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Thank you @Lee__R‍ for well wishes. Support helps a lot ... I recently found my former pain management doc (moved to a different practice) and just received a script ... now, however, with the “opioid epidemic” that’s on the news daily who knows how long I will receive treatment. Suddenly it’s marijuana that’s the craze and I’ve tried it with disastrous results. It had a very bad effect in me. It’s funny because while I was growing up it was constantly called “the gateway drug” and now it’s being legalized everywhere. The stuff I tried was medical marijuana from CA and it was so strong it sent me to bed with paranoia until it finally wore off which took about 1/2 a day.  

So, to answer your question first I couldn’t get to my provider because of difficulty driving because of eye problems. Then she moved and no one would prescribe for me. My neurologist suggested buying hemp oil online which is dangerous because you don’t know what your getting .. he didn’t offer any specific website.  The oncologist I recently saw wasn’t s me to have a nerve biopsy to make sure the IgM spike in my blood isn’t the cause of the raging neuropathy, and yesterday I saw the head of the “operation” for that clinic who reduced me to tears saying I don’t have MS (long story but went by old clinical notes from a non board certified provider who no longer practices and she was wrong based on opinions of several other doctors) in front of 6 other doctors doing their internships ... I’m a 55 year old woman (I’ve moved a few times and that’s how I’ve gotten other opinions ... he did this without reviewing actual information and only his former colleagues notes ... in a very arrogant manner and refused to order the nerve biopsy until he did a nerve conduction study (more tests, more out of pocket costs, more delays in actual treatment)  ... I’ve had numerous neurological exams, again, by other doctors who are all in agreement that I have peripheral neuropathy, but they cannot agree on the cause. This arrogant jerk didn’t even do a neurological exam ... I was so upset all evening I cannot describe to you how bad I felt.  This same place continually misdiagnosed a friend which a “pinched nerve” for a year, when he actually had a broken bone, and it had gone on so long that it started necrosis and required hip replacement surgery by the time the correct diagnosis came.  I’m not sure what I’m going to do now but perhaps there’s a different location that can perform the biopsy so I can hopefully move on to treatment and slow this down. It’s gotten to the point of causing trouble with any regular daily functions ...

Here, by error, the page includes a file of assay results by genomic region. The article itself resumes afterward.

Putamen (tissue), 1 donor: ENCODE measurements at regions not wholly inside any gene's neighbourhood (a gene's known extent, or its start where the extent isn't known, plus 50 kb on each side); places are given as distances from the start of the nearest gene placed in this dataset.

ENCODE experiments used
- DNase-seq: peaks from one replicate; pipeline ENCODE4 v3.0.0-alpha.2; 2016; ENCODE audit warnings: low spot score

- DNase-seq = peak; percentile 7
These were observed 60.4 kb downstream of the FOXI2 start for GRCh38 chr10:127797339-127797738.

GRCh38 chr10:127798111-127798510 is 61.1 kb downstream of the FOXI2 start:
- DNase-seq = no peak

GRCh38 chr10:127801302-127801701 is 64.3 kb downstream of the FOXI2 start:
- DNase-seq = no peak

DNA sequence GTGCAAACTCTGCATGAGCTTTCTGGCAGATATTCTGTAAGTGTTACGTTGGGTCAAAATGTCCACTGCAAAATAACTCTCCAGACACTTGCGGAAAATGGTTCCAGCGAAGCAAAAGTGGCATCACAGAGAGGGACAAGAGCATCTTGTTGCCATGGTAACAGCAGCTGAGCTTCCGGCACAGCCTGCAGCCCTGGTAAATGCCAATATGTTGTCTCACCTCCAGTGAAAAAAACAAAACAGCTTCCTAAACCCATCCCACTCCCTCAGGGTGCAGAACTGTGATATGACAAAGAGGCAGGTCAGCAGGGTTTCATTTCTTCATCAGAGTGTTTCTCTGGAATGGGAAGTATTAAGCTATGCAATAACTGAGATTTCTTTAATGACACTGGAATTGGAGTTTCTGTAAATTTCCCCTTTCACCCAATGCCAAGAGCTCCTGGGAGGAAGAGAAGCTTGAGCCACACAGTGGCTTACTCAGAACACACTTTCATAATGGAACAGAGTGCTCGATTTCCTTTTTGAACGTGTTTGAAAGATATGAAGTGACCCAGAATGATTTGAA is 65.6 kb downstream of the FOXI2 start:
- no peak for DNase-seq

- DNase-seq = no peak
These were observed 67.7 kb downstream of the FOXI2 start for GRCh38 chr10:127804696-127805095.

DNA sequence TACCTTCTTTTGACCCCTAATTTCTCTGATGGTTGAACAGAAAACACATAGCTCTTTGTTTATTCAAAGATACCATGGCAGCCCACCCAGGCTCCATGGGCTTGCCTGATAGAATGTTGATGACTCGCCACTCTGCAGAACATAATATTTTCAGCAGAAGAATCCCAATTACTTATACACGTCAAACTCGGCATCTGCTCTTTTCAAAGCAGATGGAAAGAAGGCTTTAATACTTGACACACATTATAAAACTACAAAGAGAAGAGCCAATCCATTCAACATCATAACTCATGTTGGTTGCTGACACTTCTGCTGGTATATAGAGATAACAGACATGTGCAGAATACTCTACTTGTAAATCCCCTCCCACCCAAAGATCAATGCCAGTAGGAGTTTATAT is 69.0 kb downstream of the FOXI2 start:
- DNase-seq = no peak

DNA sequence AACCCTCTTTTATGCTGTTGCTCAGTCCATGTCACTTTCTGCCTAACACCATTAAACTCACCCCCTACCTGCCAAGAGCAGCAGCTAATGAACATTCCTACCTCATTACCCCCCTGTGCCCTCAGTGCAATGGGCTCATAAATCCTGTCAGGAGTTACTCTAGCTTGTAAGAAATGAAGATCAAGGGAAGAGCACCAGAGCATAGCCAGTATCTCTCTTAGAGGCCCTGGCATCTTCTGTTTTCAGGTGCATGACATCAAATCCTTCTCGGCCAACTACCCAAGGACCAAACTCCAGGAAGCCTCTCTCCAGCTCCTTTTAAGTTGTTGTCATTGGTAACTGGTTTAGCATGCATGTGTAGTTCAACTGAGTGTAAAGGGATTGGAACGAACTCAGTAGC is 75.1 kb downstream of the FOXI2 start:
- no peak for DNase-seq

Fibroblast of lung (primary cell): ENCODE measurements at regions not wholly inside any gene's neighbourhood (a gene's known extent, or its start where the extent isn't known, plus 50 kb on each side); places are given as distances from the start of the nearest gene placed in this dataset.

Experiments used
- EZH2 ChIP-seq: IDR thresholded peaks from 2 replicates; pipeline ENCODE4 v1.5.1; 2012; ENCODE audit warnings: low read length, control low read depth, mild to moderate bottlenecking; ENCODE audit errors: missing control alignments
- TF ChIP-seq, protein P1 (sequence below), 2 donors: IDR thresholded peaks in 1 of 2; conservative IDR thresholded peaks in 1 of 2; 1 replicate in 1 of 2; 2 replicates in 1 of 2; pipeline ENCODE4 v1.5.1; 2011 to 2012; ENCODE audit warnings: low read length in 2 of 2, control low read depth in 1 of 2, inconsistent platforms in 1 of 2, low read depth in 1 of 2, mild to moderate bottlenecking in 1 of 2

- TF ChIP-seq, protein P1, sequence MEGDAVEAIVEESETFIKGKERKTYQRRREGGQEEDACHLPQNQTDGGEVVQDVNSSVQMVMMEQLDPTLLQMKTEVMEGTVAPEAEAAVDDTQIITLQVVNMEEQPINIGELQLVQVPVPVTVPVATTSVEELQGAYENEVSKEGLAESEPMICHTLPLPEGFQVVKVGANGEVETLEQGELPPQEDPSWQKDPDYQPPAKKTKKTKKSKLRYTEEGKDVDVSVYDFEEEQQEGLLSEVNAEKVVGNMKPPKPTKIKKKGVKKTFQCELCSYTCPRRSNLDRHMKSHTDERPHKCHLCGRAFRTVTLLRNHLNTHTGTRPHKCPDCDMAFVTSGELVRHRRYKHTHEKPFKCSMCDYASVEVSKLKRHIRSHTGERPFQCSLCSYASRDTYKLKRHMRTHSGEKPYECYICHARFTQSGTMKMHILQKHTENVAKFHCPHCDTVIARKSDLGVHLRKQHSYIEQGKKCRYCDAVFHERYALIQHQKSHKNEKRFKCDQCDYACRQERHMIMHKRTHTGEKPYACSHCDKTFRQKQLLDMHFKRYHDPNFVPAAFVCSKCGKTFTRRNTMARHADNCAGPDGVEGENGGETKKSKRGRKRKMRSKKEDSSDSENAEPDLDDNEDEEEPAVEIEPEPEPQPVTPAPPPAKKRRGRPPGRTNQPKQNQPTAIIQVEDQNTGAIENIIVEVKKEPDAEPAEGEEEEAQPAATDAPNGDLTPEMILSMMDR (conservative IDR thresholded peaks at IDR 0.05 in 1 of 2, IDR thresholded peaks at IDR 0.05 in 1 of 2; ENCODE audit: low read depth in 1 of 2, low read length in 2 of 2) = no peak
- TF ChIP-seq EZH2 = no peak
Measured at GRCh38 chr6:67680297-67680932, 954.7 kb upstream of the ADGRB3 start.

again, I’m sorry for the rant but I’m beyond tired of this ridiculous situation ... I know you went through misdiagnosis for a long time and it caused many problems for you. I know you understand.  

Multiple Sclerosis: How Too Much Salt Can Cause Inflammation

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@LynndMS sorry to hear about your struggling.

I have been struggling with depression pretty bad lately! I wish we could find something that would just ease everything for us.

I get scared to move because of my health... what if I cant find a new doctor or they think I am crazy. our diagnoses affect all of us differently and the same.

I wish I had better words to help you. I hope your pain doctor can help you.

Multiple Sclerosis: How Too Much Salt Can Cause Inflammation

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My pain doctor thankfully I found and she did help me. Because I have not seen her in so long I was cut back yet again ... and per law I have to see her monthly. I live far away (78 miles) and I have a lot of trouble with my eyes so driving there is a problem plus I’m in an area with tons of snow (already had a blast of 9” of super heavy wet snow) and I have a non four wheel drive truck which used to be not bad in the snow but was horrible for that last blast.  I have a million appointments coming (I was seeing my ex husband who was helping me with driving but we just broke up so now I’m scared to death) and I cannot believe winter came early just like it went from very cold to very hot in the spring, so no spring or fall weather which is a hardship because either extreme causes me problems. 

I sm sorry for the rant. I hope you’re well (or as best as can be with the wretched disease) ... take care. Thank you for the message. They help a lot.